Report from the 4th International Congress on Treatment of Dystonia

Just about two weeks ago, I had the pleasure to participate and present at the 4th International Congress on Treatment of Dystonia. As the title suggests, the event was not exclusively focused on Musician’s Focal Dystonia, but on all types of the movement disorder. However, thanks to the fact that one of three organising neurologists was Eckhardt Altenmüller, there were workshops and session dedicated entirely to MFD.

(I’m sure many of us are familiar with his name, but for those who are not: Prof. Altenmüller conducted excessive research on MFD in the past 30 years, treating over a thousand musicians.)

The entire conference was a very informative and interesting experience, and obviously, I cannot share all of it, but I decided to report the key points I have found most important.

Firstly, researchers start to form the idea that MFD is not one disorder, but several different ones which all result in similar symptoms. This distinction is not based on the body part where the symptom happens (in other words, these newly forming groups are not ‘finger dystonia’, ‘embouchure dystonia’ etc.), but on the possible triggering factors, plus, how patients react to different treatment. Some people seem to have a positive family history – at least one relative with any type of dystonia – but others don’t. Some seem to have very strong psychological symptoms before the onset, like anxiety or depression, others don’t. On the other hand, about 1/3 of the patients react positively to oral medications, and the rest not at all, and retraining seems to go quicker and smoother for some individuals. All this suggest that MFD could be an umbrella term including different problems which need different therapies. We need much more research to understand more about these categories, and how to address this diversity within the treatment.

Also, there were plenty of lectures and sessions about the use of botulinum toxin (Botox) injections, especially since it is still the most frequently used treatment in all non-task specific dystonias. Much of the information shared on these lectures did not relate to MFD at all, but there were two very interesting points I would like to talk about.

The first: Botox is a symptomatic treatment. It is not s neuromodulator, in other words, it is not going to change the brain, where our problem lies. The only thing it does is to “turn off” the overactive muscle, on a muscular level. This means that the signals from the brain to the muscle are still running, but the muscle is unable to react to it. The only way it can lead to some form of change if it is combined with behavioral therapy. Behavioural therapy can use the absence of the tension to retrain movements, and by repetition, influence the neuroplasticity of the brain, but the Botox alone is seldom helpful.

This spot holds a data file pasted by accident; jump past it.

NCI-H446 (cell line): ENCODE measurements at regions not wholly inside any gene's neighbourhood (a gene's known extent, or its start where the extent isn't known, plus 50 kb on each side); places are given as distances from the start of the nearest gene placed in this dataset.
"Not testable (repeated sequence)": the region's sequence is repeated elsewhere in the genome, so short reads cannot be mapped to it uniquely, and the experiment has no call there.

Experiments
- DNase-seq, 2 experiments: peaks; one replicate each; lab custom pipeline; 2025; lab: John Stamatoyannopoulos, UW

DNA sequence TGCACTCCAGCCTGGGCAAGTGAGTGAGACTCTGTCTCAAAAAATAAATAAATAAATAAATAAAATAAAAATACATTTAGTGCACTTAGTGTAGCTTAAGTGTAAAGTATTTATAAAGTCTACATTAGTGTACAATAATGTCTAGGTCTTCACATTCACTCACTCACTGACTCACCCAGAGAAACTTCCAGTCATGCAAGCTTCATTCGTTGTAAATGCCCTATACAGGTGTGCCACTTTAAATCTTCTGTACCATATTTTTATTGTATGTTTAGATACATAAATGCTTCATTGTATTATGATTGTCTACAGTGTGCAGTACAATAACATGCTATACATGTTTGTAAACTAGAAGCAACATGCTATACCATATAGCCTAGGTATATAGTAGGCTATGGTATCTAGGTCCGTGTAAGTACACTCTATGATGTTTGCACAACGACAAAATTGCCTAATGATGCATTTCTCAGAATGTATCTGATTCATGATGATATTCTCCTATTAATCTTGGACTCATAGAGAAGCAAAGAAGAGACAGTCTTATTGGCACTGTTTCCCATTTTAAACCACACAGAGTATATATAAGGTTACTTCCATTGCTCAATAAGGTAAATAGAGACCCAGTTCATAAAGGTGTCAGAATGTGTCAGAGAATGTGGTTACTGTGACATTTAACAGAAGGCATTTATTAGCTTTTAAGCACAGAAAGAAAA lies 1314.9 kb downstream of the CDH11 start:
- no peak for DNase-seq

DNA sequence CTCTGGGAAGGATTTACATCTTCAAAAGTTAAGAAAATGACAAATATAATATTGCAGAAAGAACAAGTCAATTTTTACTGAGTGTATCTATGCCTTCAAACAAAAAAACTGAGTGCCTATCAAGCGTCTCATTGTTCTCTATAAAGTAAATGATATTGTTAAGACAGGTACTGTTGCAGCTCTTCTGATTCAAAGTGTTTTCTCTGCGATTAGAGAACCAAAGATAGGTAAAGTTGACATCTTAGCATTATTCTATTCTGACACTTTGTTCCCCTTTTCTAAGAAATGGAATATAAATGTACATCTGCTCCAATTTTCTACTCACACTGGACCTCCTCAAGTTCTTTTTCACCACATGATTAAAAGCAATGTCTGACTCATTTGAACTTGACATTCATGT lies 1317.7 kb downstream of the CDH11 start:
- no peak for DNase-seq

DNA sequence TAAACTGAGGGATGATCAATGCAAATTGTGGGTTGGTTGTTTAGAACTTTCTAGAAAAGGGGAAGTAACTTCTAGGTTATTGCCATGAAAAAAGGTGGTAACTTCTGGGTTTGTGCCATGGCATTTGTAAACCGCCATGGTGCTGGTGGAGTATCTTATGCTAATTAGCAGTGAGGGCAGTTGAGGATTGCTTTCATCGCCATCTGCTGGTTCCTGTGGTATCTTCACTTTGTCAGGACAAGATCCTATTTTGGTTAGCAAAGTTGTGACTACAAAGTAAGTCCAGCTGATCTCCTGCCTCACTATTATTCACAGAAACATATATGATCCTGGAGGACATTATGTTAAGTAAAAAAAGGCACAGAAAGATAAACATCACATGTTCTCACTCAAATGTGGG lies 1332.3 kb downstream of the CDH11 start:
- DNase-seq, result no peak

The second: pharmaceutical companies and most neurologist claim that the effect of Botox is temporary. They, in fact, suggest repeating the injection every 3-4 months for the full benefit. According to neurologists I talked to, who frequently inject Botox, this is not exactly the case. It seems that the more injections the patients receive, the more likely they develop a permanent weakness. One study, which will soon be published, reported muscular atrophy and decreased strength in musicians after injections. Eckhardt Altenmüller said in one of his workshops that he injects less and less, carefully picking the cases where it makes sense – where the dystonic pattern is simple, clearly affecting one or very few muscles.

The last topic I picked for this review is very close to my own work. I was happy to hear that researchers are more and more open to view the problem in a more holistic way, taking many possible triggering and contributing factors into account. Research is being done on the environmental factors, behaviors, practice patterns and personality traits of the musicians, producing some very interesting findings. As an example, musicians with anxiety, perfectionist and obsessive tendencies are six times more likely to have dystonia. Also, those with psychological problems tend to suffer from the onset 10 years earlier on average than their counterparts. Also, the role of the focus of attention is discussed increasingly, both in relation to the onset and the rehabilitation (I have discussed the matter already here). Others are interested in the effect of trauma and dealing with life-changing events, and the role of music educations in the development of MFD. It seems that the causes are very diverse, therefore the treatment has to be flexible to meet these different needs.

The research I’m doing as a Ph.D. student also aims to fill these gaps in our knowledge. I have presented a poster with the reports of my first two studies (one finished, one still ongoing). Once the research is fully done, I will write a detailed post about my findings.

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